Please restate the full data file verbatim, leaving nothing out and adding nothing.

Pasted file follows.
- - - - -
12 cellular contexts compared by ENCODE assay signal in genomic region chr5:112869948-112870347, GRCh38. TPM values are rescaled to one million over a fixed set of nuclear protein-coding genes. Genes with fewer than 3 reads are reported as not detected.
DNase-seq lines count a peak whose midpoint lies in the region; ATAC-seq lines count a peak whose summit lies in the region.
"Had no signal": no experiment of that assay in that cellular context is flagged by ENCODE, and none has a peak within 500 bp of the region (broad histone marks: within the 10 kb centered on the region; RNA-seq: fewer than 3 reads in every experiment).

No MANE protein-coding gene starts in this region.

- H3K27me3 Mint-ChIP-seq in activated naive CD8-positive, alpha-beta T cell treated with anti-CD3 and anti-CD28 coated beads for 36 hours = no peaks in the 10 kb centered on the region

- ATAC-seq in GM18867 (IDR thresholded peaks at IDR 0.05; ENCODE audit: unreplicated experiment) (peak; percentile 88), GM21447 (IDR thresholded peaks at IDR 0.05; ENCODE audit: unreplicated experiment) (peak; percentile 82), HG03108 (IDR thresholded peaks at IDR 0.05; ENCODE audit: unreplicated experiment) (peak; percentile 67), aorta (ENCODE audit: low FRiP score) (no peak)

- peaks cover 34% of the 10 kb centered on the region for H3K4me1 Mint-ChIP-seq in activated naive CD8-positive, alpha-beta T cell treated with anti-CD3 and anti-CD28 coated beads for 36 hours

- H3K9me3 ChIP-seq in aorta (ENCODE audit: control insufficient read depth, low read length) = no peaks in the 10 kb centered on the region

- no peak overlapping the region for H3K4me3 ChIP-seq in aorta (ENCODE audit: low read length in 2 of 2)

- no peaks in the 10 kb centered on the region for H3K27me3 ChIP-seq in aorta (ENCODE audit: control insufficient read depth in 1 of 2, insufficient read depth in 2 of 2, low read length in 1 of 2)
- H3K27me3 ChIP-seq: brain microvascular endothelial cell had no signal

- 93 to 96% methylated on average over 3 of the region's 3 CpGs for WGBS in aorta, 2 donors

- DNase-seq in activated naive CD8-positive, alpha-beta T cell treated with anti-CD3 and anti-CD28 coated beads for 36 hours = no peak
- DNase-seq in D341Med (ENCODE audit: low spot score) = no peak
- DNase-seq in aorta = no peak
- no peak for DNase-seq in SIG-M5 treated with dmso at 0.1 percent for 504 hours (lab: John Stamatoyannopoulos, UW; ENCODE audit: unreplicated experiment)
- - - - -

12 cellular contexts compared by ENCODE assay signal in genomic region chr5:112869948-112870347, GRCh38. TPM values are rescaled to one million over a fixed set of nuclear protein-coding genes. Genes with fewer than 3 reads are reported as not detected.
DNase-seq lines count a peak whose midpoint lies in the region; ATAC-seq lines count a peak whose summit lies in the region.
"Had no signal": no experiment of that assay in that cellular context is flagged by ENCODE, and none has a peak within 500 bp of the region (broad histone marks: within the 10 kb centered on the region; RNA-seq: fewer than 3 reads in every experiment).

No MANE protein-coding gene starts in this region.

- H3K27me3 Mint-ChIP-seq in activated naive CD8-positive, alpha-beta T cell treated with anti-CD3 and anti-CD28 coated beads for 36 hours = no peaks in the 10 kb centered on the region

- ATAC-seq in GM18867 (IDR thresholded peaks at IDR 0.05; ENCODE audit: unreplicated experiment) (peak; percentile 88), GM21447 (IDR thresholded peaks at IDR 0.05; ENCODE audit: unreplicated experiment) (peak; percentile 82), HG03108 (IDR thresholded peaks at IDR 0.05; ENCODE audit: unreplicated experiment) (peak; percentile 67), aorta (ENCODE audit: low FRiP score) (no peak)

- peaks cover 34% of the 10 kb centered on the region for H3K4me1 Mint-ChIP-seq in activated naive CD8-positive, alpha-beta T cell treated with anti-CD3 and anti-CD28 coated beads for 36 hours

- H3K9me3 ChIP-seq in aorta (ENCODE audit: control insufficient read depth, low read length) = no peaks in the 10 kb centered on the region

- no peak overlapping the region for H3K4me3 ChIP-seq in aorta (ENCODE audit: low read length in 2 of 2)

- no peaks in the 10 kb centered on the region for H3K27me3 ChIP-seq in aorta (ENCODE audit: control insufficient read depth in 1 of 2, insufficient read depth in 2 of 2, low read length in 1 of 2)
- H3K27me3 ChIP-seq: brain microvascular endothelial cell had no signal

- 93 to 96% methylated on average over 3 of the region's 3 CpGs for WGBS in aorta, 2 donors

- DNase-seq in activated naive CD8-positive, alpha-beta T cell treated with anti-CD3 and anti-CD28 coated beads for 36 hours = no peak
- DNase-seq in D341Med (ENCODE audit: low spot score) = no peak
- DNase-seq in aorta = no peak
- no peak for DNase-seq in SIG-M5 treated with dmso at 0.1 percent for 504 hours (lab: John Stamatoyannopoulos, UW; ENCODE audit: unreplicated experiment)